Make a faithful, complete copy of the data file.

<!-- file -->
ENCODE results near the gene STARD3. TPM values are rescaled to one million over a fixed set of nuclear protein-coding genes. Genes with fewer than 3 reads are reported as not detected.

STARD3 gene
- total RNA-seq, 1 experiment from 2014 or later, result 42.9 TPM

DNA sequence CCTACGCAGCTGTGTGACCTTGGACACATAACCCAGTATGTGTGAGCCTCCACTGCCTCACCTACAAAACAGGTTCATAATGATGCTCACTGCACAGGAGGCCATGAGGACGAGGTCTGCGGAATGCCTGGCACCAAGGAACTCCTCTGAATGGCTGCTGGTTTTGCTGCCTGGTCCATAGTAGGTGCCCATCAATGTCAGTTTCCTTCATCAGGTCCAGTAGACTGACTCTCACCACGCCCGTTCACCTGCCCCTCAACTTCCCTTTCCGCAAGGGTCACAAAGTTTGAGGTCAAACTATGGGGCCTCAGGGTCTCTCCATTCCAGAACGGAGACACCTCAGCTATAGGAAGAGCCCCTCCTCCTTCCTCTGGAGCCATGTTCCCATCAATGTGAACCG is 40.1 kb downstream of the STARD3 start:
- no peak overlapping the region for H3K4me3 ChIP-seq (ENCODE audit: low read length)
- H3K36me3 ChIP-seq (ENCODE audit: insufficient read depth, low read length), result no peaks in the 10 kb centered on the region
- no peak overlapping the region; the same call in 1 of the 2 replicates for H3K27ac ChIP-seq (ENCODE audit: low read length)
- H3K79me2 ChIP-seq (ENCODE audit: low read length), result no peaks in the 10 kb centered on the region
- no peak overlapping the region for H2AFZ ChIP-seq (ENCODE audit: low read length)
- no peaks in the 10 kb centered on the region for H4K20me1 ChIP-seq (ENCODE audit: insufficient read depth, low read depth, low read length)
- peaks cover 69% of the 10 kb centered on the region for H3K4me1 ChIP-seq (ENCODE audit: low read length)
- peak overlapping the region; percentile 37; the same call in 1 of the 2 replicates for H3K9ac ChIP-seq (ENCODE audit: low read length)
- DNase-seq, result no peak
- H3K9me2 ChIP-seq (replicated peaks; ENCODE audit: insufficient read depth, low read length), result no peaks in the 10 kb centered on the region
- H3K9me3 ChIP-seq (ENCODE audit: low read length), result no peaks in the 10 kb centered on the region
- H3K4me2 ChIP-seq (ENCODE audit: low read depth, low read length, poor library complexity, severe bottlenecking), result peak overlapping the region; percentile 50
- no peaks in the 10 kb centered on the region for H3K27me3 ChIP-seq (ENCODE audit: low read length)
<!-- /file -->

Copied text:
ENCODE results near the gene STARD3. TPM values are rescaled to one million over a fixed set of nuclear protein-coding genes. Genes with fewer than 3 reads are reported as not detected.

STARD3 gene
- total RNA-seq, 1 experiment from 2014 or later, result 42.9 TPM

DNA sequence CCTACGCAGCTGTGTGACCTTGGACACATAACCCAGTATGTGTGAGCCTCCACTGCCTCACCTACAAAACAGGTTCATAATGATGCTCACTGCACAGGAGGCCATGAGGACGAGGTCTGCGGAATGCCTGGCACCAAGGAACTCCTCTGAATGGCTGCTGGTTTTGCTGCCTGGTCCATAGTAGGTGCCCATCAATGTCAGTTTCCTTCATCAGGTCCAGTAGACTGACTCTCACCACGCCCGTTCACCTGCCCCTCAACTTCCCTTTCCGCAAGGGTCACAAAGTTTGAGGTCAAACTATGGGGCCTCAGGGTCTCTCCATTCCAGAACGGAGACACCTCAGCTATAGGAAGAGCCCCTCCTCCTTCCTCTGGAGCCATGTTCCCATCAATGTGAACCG is 40.1 kb downstream of the STARD3 start:
- no peak overlapping the region for H3K4me3 ChIP-seq (ENCODE audit: low read length)
- H3K36me3 ChIP-seq (ENCODE audit: insufficient read depth, low read length), result no peaks in the 10 kb centered on the region
- no peak overlapping the region; the same call in 1 of the 2 replicates for H3K27ac ChIP-seq (ENCODE audit: low read length)
- H3K79me2 ChIP-seq (ENCODE audit: low read length), result no peaks in the 10 kb centered on the region
- no peak overlapping the region for H2AFZ ChIP-seq (ENCODE audit: low read length)
- no peaks in the 10 kb centered on the region for H4K20me1 ChIP-seq (ENCODE audit: insufficient read depth, low read depth, low read length)
- peaks cover 69% of the 10 kb centered on the region for H3K4me1 ChIP-seq (ENCODE audit: low read length)
- peak overlapping the region; percentile 37; the same call in 1 of the 2 replicates for H3K9ac ChIP-seq (ENCODE audit: low read length)
- DNase-seq, result no peak
- H3K9me2 ChIP-seq (replicated peaks; ENCODE audit: insufficient read depth, low read length), result no peaks in the 10 kb centered on the region
- H3K9me3 ChIP-seq (ENCODE audit: low read length), result no peaks in the 10 kb centered on the region
- H3K4me2 ChIP-seq (ENCODE audit: low read depth, low read length, poor library complexity, severe bottlenecking), result peak overlapping the region; percentile 50
- no peaks in the 10 kb centered on the region for H3K27me3 ChIP-seq (ENCODE audit: low read length)